As a dairy farmer whose family business has been milking cows for 53 years, here’s what I think: The dairy cow is the most efficient animal on Earth today.
Share on twitter
Share on facebook
Share on linkedin
Share on whatsapp
Share on email
Cows and heifers move along a chute at a Hanford dairy in 2019. Fresno Bee file

It can be a central source of energy for the human body, and it could be a net exporter of energy for society — with the right policies in place. California cows can be sustainability solutions.

Dairy farmers for generations have dealt with changing weather patterns and moisture challenges, and it’s made us proactive. Research shows that producing a gallon of milk in 2017 required 30% less water, 21% less land, had a 19% smaller carbon footprint, and produced 20% less manure than in 2007.

Farmers are always working to identify new, innovative ways to conserve resources, reduce waste and work efficiently. The current buzzword is “climate-smart” agriculture. But climate-smart is just smart because it encourages efficiency, and what’s more efficient is more sustainable. It means asking new questions: What are the most drought-resistant crops we can plant? How do we move water across the farm? What’s the shortest path to get cows from one place to another? The answers to all these questions make a farm more efficient as well as sustainable.

About those cows. In 2009, the U.S. dairy industry launched the National Dairy FARM (Farmers Assuring Responsible Management) Program to encourage best practices across the industry, from how to best care for cows to safeguarding the environment and developing a high-quality workforce. FARM’s Environmental Stewardship initiative represents organizations that cover 80 percent of all milk produced in the United States. It provides a comprehensive estimate of greenhouse gas emissions and energy use on dairy farms, helping us know what we need to do better, and how to get better.

The industry has also launched the U.S. Dairy Net Zero Initiative, a partnership of the American dairy community that seeks a greenhouse-gas-neutral industry by 2050, if not sooner. But while big initiatives and evolving farming practices add up to a lot, truly game-changing progress beyond what’s already been done will require policy solutions.

Remember what I said about the cow being an alternative energy source? Dairy farmers see great value in adopting technology that turns emissions from manure into renewable fuels to diversify farm income as well as reduce odors and emissions. But significant financial challenges persist in this area, from high up-front costs to the lack of a stable market for on-farm energy production.

Incentives for farmers to finance digesters and nutrient recovery systems for manure would help dairy farms thrive financially while boosting renewable energy supplies.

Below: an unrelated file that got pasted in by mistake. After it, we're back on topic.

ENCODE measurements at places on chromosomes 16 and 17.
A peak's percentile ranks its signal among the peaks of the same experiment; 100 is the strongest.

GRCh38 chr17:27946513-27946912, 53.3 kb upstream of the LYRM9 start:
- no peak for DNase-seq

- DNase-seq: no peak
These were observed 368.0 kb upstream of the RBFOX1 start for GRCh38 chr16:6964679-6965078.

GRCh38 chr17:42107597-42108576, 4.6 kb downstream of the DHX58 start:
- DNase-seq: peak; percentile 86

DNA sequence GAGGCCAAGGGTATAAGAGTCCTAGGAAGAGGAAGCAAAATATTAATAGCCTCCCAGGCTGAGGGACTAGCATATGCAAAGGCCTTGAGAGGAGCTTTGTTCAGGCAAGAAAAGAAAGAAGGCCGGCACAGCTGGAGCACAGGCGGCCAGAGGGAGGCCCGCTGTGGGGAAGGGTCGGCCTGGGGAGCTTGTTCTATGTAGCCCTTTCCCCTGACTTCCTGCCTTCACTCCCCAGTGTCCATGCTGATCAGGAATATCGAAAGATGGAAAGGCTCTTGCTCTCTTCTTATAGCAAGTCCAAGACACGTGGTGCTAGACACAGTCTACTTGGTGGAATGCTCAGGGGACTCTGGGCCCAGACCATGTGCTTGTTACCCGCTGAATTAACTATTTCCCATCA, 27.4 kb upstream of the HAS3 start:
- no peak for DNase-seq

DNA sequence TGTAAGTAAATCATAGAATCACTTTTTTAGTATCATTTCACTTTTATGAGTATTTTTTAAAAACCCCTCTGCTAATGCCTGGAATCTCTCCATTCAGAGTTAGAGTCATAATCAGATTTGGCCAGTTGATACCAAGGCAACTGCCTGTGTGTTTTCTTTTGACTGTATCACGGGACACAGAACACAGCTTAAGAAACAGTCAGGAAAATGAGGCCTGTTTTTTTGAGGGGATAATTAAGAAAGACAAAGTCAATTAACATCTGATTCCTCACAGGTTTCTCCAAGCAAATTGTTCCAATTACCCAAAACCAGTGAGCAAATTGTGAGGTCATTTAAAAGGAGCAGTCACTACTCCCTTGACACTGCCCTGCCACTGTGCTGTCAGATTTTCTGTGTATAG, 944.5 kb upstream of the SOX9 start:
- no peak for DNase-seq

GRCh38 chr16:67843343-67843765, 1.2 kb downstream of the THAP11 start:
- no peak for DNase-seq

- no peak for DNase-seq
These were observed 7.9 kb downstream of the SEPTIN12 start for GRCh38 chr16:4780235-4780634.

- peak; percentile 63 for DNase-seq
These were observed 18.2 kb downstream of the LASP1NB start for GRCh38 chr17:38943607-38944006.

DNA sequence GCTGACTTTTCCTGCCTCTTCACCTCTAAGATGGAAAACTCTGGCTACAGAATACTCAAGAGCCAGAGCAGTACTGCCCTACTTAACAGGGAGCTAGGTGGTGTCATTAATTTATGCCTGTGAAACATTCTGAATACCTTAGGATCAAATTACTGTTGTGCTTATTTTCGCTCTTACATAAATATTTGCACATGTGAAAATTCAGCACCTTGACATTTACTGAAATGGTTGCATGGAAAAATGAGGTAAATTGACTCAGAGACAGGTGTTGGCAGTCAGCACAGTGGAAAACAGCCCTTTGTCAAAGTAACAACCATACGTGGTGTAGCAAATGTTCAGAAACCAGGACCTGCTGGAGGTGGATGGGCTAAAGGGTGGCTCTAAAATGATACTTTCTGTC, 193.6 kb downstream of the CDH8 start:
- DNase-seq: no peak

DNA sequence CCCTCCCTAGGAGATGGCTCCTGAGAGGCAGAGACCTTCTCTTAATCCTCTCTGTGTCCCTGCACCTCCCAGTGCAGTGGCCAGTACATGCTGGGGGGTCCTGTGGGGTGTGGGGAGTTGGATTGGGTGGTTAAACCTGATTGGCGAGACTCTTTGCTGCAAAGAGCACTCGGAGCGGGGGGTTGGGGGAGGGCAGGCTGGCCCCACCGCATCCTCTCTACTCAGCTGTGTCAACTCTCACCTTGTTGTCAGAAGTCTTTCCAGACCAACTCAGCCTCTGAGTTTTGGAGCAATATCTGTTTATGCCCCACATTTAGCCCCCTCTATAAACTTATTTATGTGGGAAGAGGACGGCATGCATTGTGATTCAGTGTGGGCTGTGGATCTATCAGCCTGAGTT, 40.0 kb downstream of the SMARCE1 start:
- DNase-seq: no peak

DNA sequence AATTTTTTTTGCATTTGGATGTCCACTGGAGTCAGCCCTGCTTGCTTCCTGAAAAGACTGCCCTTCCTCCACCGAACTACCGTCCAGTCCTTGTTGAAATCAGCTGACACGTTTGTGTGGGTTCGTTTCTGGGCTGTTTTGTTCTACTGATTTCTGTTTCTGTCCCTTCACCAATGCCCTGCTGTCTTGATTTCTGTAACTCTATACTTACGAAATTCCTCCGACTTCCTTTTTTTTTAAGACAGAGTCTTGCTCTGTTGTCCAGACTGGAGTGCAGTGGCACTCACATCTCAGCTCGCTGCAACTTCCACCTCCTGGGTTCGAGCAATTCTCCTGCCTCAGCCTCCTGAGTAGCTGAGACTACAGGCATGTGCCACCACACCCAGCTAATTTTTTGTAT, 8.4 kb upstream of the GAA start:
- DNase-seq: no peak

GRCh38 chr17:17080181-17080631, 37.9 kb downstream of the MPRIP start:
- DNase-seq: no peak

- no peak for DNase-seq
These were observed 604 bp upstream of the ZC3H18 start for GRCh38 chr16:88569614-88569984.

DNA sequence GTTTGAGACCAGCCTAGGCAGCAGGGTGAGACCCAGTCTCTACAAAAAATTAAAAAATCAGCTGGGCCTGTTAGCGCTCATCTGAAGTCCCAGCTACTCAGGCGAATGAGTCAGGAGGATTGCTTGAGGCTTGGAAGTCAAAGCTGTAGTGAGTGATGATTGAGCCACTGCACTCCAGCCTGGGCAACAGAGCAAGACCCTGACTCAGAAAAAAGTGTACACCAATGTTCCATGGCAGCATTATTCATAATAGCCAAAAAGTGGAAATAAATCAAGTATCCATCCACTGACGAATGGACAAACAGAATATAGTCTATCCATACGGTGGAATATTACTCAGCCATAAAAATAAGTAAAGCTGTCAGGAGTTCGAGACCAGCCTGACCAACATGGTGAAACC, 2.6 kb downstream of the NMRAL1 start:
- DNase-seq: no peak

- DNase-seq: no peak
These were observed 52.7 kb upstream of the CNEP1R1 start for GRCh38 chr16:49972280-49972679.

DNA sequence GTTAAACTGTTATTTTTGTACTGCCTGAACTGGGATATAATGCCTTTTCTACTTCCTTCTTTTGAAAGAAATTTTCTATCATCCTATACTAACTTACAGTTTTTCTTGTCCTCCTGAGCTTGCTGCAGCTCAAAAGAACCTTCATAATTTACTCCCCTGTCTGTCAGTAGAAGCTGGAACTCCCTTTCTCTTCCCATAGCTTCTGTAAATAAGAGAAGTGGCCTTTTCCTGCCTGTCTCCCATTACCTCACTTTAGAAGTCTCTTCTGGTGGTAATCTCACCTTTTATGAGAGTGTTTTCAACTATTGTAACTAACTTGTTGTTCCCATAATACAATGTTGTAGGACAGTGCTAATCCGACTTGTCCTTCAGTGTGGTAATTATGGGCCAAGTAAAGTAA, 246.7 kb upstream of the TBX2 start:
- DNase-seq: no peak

Another way to aid dairy sustainability is through allowing and encouraging the adoption of additives to animal feed that greatly reduce a cow’s “enteric emissions” — a fancy way of saying burping — that can contribute up to one-third of a dairy farm’s greenhouse gases. New additives such as plant extracts, fats, oils, and other byproducts can significantly improve digestibility and reduce methane emissions by 30% or more.

Right now, the U.S. Food and Drug Administration approval process for these additives follows the same cumbersome process it uses for antibiotics and hormones, even though feed additives move solely through the animal’s digestive tract. This slows down progress, and dairy farmers support legislation to change FDA’s stance while encouraging farmers to use these additives.

Sustainability is dairy’s future, and dairy farmers are serious about it. We have to be — our families and businesses depend on it. American dairies have the lowest greenhouse-gas footprint per gallon of milk in the world; but our competition is positioning their way of farming and their products as more sustainable. Supporting farmer stewardship can help build a better future for everyone.

Dairy farmers have always known the good that cows can do. We’re making progress and hoping to see more for human diets and energy needs, and for a strong California industry for generations to come.

As one generation of dairy farmers see retirement on the horizon, who are the next generation farmers taking over the responsibility of feeding the world?

You may be interested in

Deja una respuesta

Tu dirección de correo electrónico no será publicada.

To comment or reply you must 

or

Related
notes

Cerrar
*
*
Cerrar
Registre una cuenta
Detalhes Da Conta
*
*
*
*
*
Fuerza de contraseña

SUBSCRIBE TO OUR NEWSLETTER